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March 1921


Author Affiliations

(Tor.) Associate Physician, Neurological Institute; Senior Resident Physician, Neurological Institute NEW YORK

Arch NeurPsych. 1921;5(3):296-304. doi:10.1001/archneurpsyc.1921.02180270072004

This paper is based on the seizures that occurred in a series of forty-five cases of subtentorial brain tumor, in which the patients were operated on at the Neurological Institute during the past few years. Twenty-three were cases of cerebellar tumor, six were cases of tumor of the pons and midbrain, and sixteen were cases of the cerebellopontile angle.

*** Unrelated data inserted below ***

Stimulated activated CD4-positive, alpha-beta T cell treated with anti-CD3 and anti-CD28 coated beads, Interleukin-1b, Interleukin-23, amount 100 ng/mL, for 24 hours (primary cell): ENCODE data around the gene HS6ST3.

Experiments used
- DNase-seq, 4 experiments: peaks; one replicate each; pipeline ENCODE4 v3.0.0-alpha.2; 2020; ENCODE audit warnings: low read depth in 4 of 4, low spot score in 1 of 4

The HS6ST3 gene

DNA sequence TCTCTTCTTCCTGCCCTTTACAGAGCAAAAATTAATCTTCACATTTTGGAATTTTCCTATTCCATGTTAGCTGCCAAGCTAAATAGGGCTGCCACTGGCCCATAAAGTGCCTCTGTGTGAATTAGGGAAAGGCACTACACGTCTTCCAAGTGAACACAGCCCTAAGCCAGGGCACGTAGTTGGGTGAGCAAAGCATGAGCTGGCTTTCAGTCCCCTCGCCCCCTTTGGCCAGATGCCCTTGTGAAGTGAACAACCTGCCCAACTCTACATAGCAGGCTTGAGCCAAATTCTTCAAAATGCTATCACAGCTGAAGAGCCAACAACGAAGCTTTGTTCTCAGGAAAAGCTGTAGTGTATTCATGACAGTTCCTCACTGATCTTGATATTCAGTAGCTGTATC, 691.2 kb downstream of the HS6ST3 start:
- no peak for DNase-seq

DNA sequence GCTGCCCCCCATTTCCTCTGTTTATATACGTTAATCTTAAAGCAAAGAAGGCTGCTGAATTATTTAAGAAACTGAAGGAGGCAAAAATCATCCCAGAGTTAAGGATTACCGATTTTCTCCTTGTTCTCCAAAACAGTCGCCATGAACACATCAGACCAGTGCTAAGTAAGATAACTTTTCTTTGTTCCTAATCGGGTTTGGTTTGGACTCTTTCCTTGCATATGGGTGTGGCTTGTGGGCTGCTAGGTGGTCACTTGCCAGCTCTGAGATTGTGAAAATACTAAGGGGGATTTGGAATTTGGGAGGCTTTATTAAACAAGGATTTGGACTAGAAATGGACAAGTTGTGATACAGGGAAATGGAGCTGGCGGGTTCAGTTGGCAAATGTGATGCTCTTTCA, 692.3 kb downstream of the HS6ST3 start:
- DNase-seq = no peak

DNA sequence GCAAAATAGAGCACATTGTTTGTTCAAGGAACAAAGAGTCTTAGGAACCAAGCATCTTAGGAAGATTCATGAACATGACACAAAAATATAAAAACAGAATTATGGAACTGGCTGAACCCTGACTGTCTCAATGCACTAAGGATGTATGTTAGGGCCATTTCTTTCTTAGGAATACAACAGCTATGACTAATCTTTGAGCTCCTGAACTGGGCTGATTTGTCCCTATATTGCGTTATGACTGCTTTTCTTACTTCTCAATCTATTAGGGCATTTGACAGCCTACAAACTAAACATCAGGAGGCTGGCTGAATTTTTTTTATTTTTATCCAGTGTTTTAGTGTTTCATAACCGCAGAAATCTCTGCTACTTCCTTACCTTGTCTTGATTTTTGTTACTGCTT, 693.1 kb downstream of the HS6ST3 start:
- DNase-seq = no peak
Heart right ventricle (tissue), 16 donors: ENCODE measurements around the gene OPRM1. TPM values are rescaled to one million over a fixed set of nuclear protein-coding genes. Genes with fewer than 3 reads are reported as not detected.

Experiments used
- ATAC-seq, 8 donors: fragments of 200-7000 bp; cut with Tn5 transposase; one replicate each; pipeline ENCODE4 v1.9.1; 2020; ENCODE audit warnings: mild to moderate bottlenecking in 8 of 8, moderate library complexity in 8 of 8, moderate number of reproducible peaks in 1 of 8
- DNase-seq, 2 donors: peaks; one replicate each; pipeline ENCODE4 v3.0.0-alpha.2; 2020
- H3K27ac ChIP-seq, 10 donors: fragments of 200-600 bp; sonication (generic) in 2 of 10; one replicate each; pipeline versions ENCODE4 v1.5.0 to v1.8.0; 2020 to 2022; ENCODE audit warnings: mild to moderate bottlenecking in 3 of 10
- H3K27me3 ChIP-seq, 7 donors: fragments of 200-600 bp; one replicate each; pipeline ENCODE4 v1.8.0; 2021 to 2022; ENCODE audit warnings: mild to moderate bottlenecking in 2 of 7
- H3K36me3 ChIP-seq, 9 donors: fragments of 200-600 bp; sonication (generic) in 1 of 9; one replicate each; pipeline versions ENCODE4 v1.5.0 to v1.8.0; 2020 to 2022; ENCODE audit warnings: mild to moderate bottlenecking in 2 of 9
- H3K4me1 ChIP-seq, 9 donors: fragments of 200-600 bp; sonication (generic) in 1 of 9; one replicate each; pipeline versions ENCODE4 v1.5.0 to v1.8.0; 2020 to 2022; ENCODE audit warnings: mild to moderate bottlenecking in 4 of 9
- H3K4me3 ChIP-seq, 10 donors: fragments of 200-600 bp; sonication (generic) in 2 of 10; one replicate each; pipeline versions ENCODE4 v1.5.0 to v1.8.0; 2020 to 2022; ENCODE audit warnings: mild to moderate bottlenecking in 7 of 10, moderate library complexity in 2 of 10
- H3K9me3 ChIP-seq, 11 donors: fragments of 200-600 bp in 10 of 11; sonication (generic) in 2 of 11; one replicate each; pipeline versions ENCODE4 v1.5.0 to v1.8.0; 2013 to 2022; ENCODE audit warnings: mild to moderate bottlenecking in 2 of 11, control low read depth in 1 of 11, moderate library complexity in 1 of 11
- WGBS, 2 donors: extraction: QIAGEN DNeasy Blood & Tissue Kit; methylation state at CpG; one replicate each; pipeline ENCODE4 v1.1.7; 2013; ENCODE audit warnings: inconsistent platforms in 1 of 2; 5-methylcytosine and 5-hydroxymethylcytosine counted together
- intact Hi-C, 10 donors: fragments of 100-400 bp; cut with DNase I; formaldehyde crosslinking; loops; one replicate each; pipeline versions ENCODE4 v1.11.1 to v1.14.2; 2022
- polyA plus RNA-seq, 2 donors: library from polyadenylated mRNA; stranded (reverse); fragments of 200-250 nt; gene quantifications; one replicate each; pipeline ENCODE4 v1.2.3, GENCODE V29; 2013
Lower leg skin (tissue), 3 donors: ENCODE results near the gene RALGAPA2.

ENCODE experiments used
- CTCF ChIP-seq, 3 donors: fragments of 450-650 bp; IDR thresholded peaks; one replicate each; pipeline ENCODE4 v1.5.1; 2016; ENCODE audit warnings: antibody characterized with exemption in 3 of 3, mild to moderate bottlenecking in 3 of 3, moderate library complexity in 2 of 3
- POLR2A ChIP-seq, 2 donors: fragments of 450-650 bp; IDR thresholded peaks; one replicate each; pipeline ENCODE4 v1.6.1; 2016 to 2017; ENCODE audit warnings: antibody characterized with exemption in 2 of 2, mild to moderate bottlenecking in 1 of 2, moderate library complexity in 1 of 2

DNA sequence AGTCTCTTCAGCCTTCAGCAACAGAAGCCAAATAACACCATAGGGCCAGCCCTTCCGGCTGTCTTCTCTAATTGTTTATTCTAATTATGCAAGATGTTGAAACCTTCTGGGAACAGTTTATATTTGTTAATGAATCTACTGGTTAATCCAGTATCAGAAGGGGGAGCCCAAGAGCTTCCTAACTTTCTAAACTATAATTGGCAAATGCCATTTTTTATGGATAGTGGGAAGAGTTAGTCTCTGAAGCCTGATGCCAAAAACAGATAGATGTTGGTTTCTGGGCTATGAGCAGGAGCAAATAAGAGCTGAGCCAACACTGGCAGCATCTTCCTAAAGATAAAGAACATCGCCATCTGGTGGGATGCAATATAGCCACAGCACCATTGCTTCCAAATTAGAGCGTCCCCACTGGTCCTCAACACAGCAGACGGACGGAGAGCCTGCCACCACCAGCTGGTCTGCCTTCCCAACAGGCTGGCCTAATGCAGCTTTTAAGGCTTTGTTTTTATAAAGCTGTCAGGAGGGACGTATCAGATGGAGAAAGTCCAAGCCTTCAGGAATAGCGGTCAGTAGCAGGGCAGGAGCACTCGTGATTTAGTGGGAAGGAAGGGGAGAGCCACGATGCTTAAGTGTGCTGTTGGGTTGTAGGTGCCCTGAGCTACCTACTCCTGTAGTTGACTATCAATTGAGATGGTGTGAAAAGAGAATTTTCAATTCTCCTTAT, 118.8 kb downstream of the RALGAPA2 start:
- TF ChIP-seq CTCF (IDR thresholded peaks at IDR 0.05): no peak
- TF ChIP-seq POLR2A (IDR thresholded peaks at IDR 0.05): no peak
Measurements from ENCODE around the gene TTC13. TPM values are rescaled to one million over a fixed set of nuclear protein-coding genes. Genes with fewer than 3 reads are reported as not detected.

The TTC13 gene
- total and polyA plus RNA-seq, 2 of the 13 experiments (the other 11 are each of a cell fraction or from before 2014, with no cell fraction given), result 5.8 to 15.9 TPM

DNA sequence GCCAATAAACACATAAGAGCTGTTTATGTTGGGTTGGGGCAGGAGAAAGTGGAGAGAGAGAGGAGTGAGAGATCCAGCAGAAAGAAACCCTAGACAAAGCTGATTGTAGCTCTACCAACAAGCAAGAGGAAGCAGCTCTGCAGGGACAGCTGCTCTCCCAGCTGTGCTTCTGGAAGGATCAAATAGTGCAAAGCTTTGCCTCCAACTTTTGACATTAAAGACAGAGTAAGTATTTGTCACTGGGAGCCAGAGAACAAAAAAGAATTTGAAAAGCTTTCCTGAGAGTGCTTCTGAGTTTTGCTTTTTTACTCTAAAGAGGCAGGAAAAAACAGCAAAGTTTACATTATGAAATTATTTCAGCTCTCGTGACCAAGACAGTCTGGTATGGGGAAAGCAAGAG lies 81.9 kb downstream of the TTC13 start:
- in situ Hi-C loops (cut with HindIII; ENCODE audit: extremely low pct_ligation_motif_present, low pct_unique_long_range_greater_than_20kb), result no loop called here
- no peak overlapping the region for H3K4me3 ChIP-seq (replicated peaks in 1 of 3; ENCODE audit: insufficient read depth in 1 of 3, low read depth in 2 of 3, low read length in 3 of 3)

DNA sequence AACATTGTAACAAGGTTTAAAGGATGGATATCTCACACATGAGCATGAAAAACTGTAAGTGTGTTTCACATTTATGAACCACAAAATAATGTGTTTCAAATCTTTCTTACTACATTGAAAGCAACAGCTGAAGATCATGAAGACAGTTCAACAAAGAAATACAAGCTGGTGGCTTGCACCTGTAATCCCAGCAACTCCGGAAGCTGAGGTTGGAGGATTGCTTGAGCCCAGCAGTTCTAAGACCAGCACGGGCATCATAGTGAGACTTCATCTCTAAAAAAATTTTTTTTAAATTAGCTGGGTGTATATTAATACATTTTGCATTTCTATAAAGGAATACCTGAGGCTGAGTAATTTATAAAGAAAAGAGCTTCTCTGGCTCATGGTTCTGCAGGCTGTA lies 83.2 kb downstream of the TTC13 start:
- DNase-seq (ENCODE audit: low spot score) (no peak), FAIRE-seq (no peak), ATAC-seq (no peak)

EXPERIMENTATION AND CEREBELLAR EXCITABILITY  Since the well-known experiments of Flourens with pigeons nearly a century ago, it has frequently been demonstrated that ablation of parts of the cerebellum may be followed by peculiar forced movements of the limbs and body. A dog with half of the cerebellum removed may circle about toward the side of the lesion. Monkeys with the inferior cerebellar peduncles divided, thrust their body and limbs about in an odd manner and assume various rigid and sustained attitudes.The electrical excitability of the cerebellum is a matter for

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